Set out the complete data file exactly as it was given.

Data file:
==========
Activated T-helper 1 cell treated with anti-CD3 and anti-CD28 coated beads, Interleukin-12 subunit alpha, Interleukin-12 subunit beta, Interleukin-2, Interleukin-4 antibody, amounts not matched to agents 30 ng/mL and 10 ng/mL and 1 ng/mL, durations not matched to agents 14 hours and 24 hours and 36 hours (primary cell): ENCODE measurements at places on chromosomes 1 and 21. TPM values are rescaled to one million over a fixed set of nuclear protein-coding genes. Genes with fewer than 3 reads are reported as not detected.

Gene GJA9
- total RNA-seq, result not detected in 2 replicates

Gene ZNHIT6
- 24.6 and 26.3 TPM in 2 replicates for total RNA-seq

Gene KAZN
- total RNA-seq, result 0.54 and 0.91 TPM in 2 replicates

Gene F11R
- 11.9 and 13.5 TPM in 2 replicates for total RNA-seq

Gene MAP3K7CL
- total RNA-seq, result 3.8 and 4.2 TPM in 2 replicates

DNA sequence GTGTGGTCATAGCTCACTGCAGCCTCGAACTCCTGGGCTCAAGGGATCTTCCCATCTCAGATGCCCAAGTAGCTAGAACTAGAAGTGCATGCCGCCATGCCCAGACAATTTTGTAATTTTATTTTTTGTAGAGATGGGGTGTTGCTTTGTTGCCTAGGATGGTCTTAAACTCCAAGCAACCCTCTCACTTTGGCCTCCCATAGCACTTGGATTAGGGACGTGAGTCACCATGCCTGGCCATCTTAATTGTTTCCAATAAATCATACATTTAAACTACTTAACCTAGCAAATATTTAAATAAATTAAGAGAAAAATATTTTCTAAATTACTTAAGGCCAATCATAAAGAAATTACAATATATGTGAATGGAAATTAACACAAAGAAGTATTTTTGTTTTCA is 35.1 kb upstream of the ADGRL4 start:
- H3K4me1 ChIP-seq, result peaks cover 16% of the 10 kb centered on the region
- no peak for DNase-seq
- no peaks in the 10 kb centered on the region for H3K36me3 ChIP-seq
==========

Activated T-helper 1 cell treated with anti-CD3 and anti-CD28 coated beads, Interleukin-12 subunit alpha, Interleukin-12 subunit beta, Interleukin-2, Interleukin-4 antibody, amounts not matched to agents 30 ng/mL and 10 ng/mL and 1 ng/mL, durations not matched to agents 14 hours and 24 hours and 36 hours (primary cell): ENCODE measurements at places on chromosomes 1 and 21. TPM values are rescaled to one million over a fixed set of nuclear protein-coding genes. Genes with fewer than 3 reads are reported as not detected.

Gene GJA9
- total RNA-seq, result not detected in 2 replicates

Gene ZNHIT6
- 24.6 and 26.3 TPM in 2 replicates for total RNA-seq

Gene KAZN
- total RNA-seq, result 0.54 and 0.91 TPM in 2 replicates

Gene F11R
- 11.9 and 13.5 TPM in 2 replicates for total RNA-seq

Gene MAP3K7CL
- total RNA-seq, result 3.8 and 4.2 TPM in 2 replicates

DNA sequence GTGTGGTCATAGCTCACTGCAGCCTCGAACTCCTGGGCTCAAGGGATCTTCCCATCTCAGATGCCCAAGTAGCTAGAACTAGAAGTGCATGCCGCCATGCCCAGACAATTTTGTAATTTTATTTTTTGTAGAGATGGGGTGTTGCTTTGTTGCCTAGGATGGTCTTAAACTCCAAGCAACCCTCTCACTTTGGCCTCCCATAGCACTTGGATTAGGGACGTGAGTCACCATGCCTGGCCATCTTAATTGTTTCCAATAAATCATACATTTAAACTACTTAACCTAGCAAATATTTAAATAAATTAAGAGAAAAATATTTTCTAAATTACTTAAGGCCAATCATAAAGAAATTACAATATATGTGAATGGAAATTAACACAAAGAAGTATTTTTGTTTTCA is 35.1 kb upstream of the ADGRL4 start:
- H3K4me1 ChIP-seq, result peaks cover 16% of the 10 kb centered on the region
- no peak for DNase-seq
- no peaks in the 10 kb centered on the region for H3K36me3 ChIP-seq